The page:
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CAPE TOWN — Former deputy finance minister, Mcebisi Jonas says South Africa’s 70% youth joblessness is begging the government and the private sector to get over their mistrust and antagonism of one another. While policy uncertainty, ANC party-infighting and corruption are responsible for major corporates sitting on R1.4 trillion that could jump-start the economy, Zuptoid state capture has also put paid to several pragmatic, hugely innovative job creation initiatives. One such example is the now-stalled Youth Employment Service Programme aimed at creating 330 000 jobs a year. A joint initiative of business leaders, including Investec CEO Stephen Koseff, Discovery CEO Adrian Gore, Goldman Sachs MD Colin Coleman and Deputy President Cyril Ramaphosa, it was aimed at creating internships to boost township economies. We all know what happened in the eight months since everyone got so excited about this ambitious, yet achievable initiative. Another reason to pray Ramaphosa gets elected ANC President this December. There’s also the Koseff-inspired weekend tutorial programme, delivering extra maths and science lessons to 4,000 to 5,000 mainly township kids, all from schools with substandard teachers. They’re going from failing dismally to getting A’s and B’s. When we elect a government that reclaims the service ethic instead of self-enrichment, perhaps this logjam will break. – Chris Bateman
By Lameez Omarjee, Fin24
Johannesburg – Firms are employment generating projects and their growth could address the youth unemployment problem, but there is growing antagonism towards them, said former deputy finance minister Mcebisi Jonas.
He was speaking at the launch of a series of reports by the Centre for Development Enterprise that deal with tackling youth unemployment. Jonas said youth unemployment is a national crisis and new, radical measures should be taken to confront it.
He also highlighted that there is an “ambivalence and antagonism” towards the private sector.
“I feel the state is in competition with the private sector, rather than working in a symbiotic way in the interest of the economy.”
Youth unemployment accounts for 70% of total unemployment in the country. The youth have not been beneficiaries of employment. Firms have not been employing enough young people even though the youth population has grown by 2.6 million since 2008, he explained.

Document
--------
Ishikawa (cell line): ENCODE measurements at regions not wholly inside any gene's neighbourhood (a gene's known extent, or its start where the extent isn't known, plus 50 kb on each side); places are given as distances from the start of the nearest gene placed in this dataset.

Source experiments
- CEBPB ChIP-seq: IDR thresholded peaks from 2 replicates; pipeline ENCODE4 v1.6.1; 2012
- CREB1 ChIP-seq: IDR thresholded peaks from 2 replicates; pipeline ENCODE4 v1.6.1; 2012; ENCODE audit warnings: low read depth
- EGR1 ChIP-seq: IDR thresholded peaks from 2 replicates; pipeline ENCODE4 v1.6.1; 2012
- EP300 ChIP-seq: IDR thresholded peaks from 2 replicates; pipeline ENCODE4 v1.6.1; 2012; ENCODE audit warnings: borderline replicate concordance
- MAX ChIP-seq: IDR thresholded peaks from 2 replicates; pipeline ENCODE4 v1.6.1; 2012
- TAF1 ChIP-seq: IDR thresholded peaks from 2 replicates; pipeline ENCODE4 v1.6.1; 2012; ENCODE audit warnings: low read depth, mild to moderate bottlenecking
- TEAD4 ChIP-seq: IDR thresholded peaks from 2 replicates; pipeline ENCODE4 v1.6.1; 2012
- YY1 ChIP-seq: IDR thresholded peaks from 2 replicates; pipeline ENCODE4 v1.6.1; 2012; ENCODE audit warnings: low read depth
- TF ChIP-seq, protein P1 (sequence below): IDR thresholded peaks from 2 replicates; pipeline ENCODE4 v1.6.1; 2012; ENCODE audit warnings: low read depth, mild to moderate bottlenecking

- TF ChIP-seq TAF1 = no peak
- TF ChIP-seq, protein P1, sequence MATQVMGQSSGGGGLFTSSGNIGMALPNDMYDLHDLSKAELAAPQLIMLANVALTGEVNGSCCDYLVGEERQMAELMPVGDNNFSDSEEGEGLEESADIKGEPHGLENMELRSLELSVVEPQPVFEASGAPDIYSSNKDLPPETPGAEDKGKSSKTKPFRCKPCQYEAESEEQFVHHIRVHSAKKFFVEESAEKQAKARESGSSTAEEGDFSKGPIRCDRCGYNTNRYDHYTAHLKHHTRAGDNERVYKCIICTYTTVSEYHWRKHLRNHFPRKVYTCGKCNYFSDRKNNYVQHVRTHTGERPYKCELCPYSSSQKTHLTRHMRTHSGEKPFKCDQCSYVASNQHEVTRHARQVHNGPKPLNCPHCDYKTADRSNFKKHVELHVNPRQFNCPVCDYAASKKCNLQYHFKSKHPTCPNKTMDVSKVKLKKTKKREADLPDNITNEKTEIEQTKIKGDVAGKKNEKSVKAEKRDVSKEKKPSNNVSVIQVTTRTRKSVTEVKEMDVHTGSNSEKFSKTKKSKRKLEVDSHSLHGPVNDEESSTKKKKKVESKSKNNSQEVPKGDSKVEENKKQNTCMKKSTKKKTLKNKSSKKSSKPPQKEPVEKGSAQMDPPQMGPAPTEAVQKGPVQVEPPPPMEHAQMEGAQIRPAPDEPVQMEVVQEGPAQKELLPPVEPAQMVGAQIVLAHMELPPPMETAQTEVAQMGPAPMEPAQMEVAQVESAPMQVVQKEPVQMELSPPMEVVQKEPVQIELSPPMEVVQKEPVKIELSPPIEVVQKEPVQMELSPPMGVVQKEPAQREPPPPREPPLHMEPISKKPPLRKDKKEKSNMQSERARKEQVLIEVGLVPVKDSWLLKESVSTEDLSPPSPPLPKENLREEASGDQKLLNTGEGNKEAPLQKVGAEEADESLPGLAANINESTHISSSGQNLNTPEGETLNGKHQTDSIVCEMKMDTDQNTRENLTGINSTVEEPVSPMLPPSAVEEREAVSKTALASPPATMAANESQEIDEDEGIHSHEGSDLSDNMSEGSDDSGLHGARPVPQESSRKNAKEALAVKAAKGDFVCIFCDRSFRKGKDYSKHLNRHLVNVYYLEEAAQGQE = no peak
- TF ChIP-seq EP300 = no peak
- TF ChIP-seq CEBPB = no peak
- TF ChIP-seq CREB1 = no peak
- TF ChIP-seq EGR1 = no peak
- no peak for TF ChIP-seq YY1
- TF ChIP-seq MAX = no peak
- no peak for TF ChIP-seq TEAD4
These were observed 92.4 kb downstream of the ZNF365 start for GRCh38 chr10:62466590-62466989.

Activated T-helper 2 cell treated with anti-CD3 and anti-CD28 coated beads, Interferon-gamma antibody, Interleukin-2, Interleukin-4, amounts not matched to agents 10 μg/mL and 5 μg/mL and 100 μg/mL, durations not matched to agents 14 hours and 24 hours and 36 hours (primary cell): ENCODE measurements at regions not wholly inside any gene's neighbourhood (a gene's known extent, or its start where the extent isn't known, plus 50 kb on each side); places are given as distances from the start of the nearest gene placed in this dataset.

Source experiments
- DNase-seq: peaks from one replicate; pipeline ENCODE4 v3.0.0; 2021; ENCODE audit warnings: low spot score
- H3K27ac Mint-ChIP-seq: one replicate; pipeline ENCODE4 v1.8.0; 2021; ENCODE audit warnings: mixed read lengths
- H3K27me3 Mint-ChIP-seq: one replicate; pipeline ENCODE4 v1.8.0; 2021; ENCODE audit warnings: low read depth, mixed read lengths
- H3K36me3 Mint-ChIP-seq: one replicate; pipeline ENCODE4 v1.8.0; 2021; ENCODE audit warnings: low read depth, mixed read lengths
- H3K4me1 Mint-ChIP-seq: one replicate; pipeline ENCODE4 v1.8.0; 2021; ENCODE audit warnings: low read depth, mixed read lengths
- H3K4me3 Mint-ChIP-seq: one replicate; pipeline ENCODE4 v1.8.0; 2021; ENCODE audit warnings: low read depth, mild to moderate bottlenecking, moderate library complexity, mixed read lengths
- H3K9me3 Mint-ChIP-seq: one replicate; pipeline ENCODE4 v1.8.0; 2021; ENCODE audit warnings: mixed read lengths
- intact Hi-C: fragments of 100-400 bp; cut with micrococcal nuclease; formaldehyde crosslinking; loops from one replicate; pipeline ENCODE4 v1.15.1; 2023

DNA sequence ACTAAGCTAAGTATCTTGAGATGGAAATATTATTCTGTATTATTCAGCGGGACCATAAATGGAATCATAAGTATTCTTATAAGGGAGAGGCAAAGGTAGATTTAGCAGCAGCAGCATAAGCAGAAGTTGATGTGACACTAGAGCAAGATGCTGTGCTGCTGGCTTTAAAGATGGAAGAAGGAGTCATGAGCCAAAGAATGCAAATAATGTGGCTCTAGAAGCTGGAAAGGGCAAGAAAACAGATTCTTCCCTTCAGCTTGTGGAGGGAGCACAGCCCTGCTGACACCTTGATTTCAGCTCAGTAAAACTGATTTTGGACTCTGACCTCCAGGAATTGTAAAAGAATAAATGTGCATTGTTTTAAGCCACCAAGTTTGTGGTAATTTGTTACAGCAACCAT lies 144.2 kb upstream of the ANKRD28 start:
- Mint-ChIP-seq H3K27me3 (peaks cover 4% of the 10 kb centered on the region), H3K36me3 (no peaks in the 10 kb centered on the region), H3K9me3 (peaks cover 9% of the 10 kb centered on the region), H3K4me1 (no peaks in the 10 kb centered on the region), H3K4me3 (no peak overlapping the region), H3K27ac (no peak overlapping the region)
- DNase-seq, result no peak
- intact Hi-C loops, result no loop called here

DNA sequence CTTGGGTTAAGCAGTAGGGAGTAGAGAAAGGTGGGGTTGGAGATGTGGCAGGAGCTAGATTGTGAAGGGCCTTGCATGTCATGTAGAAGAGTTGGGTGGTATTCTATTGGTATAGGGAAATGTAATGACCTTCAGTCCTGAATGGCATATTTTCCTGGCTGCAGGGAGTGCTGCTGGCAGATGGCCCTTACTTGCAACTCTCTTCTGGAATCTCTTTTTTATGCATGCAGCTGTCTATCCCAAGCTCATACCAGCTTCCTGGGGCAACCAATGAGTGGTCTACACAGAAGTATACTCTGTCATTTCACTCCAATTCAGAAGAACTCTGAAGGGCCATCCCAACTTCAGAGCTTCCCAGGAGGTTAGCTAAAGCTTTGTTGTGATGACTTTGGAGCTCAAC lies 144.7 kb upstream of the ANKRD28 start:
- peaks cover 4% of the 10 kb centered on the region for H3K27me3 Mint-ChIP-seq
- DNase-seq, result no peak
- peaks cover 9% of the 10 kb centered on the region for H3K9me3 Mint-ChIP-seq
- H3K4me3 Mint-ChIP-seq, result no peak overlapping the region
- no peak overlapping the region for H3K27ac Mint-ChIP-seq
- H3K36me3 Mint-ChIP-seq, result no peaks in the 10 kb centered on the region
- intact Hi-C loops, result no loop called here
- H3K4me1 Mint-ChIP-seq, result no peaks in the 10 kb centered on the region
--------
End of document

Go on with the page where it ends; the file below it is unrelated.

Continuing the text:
Jonas said firms are investing elsewhere because they want more policy certainty. “There is too much uncertainty across the system.”
SA's youth unemployment crisis explained by bad policies, feeble enterprise-led growth, apartheid architecture & inability to do the basics
— Adrian Saville (@AdrianSaville) August 16, 2017
“Large firms are investing elsewhere, in liquid financial markets rather than fixed capital.” This is a huge problem which needs to be addressed in a “robust way” to “lubricate” fixed capital investment, he explained. More should be done to reduce the cost and increase the ease of doing business.
Jonas added that there is an over-fascination with state capitalism. He said there is nothing wrong with state capitalism if it works. It can only work in a “corrupt-free” state, with good corporate governance which operates with the bottom line in mind.
State capitalism within the context of corruption and state capture just misdirects resources from job creation which could have benefited youth.
Other points that need addressing include the education system in order to achieve growth and sustainable job creation in the future.
Mcebisi Jonas: We need visionary leadership that shows that the country has a promising future in order to build economic confidence in SA
— Buhle.Hlatshwayo (@Buhle_Phiwe) August 16, 2017
The lack of diversity in the South African economy is another issue. After 1994 little effort was made to diversify the economy which is highly financialised, energy intensive and extractive and “extremely concentrated”, he said.
South Africa is also struggling with a “no-skills” problem and low skill development should be a factor in education and training.
Lastly, Jonas explained that leadership is needed to solve the youth unemployment crisis. Good leadership will stimulate needed investment and growth to get the job numbers.
“This requires exceptional leadership,” he said. This is “authentic and accountable leadership and not a small group of powerful individuals condemning the country”.
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